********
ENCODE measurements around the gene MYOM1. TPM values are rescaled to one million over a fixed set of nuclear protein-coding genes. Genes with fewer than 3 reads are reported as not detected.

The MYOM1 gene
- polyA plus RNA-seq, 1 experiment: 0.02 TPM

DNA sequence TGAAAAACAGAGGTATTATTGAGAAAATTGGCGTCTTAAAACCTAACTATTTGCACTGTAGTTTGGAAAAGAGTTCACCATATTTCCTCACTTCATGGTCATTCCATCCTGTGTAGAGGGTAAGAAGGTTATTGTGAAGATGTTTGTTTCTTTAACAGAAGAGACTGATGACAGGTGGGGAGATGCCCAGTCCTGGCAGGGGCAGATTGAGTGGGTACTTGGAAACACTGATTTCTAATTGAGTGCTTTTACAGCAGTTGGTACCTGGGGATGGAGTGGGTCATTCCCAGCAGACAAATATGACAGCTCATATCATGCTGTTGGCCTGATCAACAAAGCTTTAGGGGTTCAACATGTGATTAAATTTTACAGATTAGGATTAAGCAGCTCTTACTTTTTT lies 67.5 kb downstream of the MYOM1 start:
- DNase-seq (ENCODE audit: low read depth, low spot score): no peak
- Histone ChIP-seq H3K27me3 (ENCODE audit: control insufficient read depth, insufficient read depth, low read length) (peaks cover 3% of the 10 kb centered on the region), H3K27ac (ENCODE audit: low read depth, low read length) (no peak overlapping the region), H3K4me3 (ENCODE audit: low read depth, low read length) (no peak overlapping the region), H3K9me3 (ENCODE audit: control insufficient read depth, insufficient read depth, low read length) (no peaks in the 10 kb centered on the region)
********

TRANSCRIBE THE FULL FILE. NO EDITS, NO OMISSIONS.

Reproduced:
ENCODE measurements around the gene MYOM1. TPM values are rescaled to one million over a fixed set of nuclear protein-coding genes. Genes with fewer than 3 reads are reported as not detected.

The MYOM1 gene
- polyA plus RNA-seq, 1 experiment: 0.02 TPM

DNA sequence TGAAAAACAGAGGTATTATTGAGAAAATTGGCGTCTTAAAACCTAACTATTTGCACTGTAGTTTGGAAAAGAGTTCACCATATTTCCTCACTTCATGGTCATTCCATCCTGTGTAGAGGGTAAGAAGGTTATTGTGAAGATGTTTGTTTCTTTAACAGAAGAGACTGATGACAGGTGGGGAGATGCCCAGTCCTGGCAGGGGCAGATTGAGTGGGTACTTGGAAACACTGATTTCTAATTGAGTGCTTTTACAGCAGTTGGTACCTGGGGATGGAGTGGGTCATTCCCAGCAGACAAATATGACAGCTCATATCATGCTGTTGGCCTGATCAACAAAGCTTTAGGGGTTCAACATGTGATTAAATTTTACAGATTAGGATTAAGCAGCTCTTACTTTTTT lies 67.5 kb downstream of the MYOM1 start:
- DNase-seq (ENCODE audit: low read depth, low spot score): no peak
- Histone ChIP-seq H3K27me3 (ENCODE audit: control insufficient read depth, insufficient read depth, low read length) (peaks cover 3% of the 10 kb centered on the region), H3K27ac (ENCODE audit: low read depth, low read length) (no peak overlapping the region), H3K4me3 (ENCODE audit: low read depth, low read length) (no peak overlapping the region), H3K9me3 (ENCODE audit: control insufficient read depth, insufficient read depth, low read length) (no peaks in the 10 kb centered on the region)